This Tuesday, the U.S. Supreme Court heard arguments in a case brought over the Trump administration trying to cancel the Deferred Action for Childhood Arrivals program, otherwise known as DACA, which is meant to protect undocumented immigrants brought to the U.S. as kids. As President Donald Trump railed on Twitter with lies about DACA recipients harboring criminals, protesters gathered outside the Supreme Court building to show their passionate support for immigrant populations. Supporting basic human rights should not be a partisan issue according to most conventional understandings, but the Trump administration has proven the need to not take that for granted.
Chants that the D.C. protesters shouted included:
‘Up, up with liberation. Down, down with deportation.’
‘Hey hey, ho ho, Donald Trump has got to go!’
When oral arguments in the case concluded, those who’d been inside listening walked down the Supreme Court building steps with arms interlocked and chanted:
‘Home is here!’
Check out some video coverage:
— Jazmine Ulloa (@jazmineulloa) November 12, 2019
Immigrant youth marched on the Supreme Court this morning to defend DACA from the Trump administration pic.twitter.com/BZHRjnAf5T
— NowThis (@nowthisnews) November 12, 2019
‼️ HAPPENING NOW ‼️ Organizers, immigrant leaders, and allies just arrived at the Supreme Court of the United States in support of #DACA recipients and our immigrant community. #HomeIsHere #HereToStay pic.twitter.com/HBWyz9fdFa
— United We Dream (@UNITEDWEDREAM) November 12, 2019
A rally outside the Supreme Court was organized by the “Home is Here” group, which describes themselves as “a coalition fighting to protect DACA recipients, their families, and all immigrant communities at the U.S. Supreme Court.” As they note, DACA beneficiaries are integrated into American society at this point: on average, someone benefiting from the program has been in the country for twenty years, and overall together with their households, they contribute some $8.8 billion in tax dollars every year, including $5.7 billion in federal taxes and $3.1 billion in state and local taxes. A full 1.5 million people share a home with a DACA beneficiary, the organization also notes.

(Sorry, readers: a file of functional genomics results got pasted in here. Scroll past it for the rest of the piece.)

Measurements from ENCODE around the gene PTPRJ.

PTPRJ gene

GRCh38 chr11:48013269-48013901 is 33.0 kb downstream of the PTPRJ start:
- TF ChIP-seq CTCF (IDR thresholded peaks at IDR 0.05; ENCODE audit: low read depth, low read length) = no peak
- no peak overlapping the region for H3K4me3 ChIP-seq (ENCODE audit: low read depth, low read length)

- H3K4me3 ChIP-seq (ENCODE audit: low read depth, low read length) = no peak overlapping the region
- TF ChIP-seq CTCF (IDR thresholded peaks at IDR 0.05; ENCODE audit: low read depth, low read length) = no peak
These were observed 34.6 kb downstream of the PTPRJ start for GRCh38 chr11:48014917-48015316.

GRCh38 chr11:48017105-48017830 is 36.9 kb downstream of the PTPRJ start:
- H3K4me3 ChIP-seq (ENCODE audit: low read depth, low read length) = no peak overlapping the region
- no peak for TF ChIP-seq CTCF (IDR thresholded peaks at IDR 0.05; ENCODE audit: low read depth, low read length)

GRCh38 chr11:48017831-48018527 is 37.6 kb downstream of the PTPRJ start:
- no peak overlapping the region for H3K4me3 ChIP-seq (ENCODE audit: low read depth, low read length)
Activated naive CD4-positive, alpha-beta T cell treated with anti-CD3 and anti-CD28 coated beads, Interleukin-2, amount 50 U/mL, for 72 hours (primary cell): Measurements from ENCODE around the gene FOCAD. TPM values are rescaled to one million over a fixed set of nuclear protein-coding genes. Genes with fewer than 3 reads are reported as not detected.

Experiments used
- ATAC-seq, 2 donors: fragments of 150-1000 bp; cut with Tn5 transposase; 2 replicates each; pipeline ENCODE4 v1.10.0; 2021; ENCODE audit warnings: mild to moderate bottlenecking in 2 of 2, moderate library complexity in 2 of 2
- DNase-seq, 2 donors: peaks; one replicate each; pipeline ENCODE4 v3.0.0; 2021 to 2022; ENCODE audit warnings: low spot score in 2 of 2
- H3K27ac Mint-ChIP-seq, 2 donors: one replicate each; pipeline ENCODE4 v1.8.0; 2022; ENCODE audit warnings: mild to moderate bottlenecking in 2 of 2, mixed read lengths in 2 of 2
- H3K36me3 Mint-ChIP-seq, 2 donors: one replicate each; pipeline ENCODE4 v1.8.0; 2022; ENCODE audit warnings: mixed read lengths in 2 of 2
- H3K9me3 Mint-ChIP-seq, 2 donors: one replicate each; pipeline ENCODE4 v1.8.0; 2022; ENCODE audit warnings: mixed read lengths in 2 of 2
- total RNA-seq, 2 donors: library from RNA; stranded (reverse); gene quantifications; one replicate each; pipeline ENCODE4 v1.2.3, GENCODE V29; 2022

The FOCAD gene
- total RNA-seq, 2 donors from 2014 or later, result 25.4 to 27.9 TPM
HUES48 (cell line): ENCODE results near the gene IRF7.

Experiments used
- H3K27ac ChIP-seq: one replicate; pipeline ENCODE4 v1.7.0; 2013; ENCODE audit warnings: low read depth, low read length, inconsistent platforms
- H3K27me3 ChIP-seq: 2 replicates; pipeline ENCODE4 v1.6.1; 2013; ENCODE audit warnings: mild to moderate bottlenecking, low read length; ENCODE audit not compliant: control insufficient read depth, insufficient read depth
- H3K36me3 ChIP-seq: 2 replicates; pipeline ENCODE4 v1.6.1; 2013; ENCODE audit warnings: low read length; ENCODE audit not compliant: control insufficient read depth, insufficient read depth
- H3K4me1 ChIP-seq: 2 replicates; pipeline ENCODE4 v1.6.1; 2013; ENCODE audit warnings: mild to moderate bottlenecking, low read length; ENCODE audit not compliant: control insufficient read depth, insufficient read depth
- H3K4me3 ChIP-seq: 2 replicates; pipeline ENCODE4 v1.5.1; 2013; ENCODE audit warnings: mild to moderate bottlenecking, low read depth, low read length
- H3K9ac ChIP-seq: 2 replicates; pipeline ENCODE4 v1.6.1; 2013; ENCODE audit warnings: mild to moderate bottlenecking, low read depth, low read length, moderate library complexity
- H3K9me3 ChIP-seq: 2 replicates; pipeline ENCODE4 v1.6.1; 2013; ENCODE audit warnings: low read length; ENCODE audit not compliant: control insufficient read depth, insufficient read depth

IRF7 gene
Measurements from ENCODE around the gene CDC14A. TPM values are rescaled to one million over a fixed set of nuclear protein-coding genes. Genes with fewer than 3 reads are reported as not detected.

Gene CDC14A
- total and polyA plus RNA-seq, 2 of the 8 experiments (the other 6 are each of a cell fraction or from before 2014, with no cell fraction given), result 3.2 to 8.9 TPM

In other words, attempting to remove DACA beneficiaries from the countries would tear U.S. families apart, no matter how many of them were temporarily allowed to stay in the country.
Democratic leaders like presidential candidates Sen. Bernie Sanders (Vt.) and Elizabeth Warren (Mass.) along with House Speaker Nancy Pelosi (Calif.) spoke out in support of the demonstrators. Pelosi herself even visited the scene of the protests at one point on Tuesday morning.
Warren wrote on Twitter:
‘Thank you to all of the brave protesters who showed up and raised their voices outside of the Supreme Court this morning. #HomeIsHere, and we’ll keep fighting for DACA recipients all the way.’
Thank you to all of the brave protesters who showed up and raised their voices outside of the Supreme Court this morning. #HomeIsHere, and we’ll keep fighting for DACA recipients all the way. https://t.co/U3izWE9nNg
— Elizabeth Warren (@ewarren) November 12, 2019
The president has claimed that in the absence of DACA, his administration will seek some kind of solution to issues in the program’s recipients’ ensuing situations rather than resorting to deporting them — but this is the same administration that decided punitively separating families was an acceptable “deterrent” against future asylum seekers.
Just this Tuesday morning, Trump lied about DACA recipients, who are not allowed to have a serious criminal record and remain in the program. Yet, he tweeted anyway:
‘Many of the people in DACA, no longer very young, are far from “angels.” Some are very tough, hardened criminals. President Obama said he had no legal right to sign order, but would anyway. If Supreme Court remedies with overturn, a deal will be made with Dems for them to stay!’
That’s simply not true. He’s putting the livelihoods of large numbers of people at risk just because of his ego.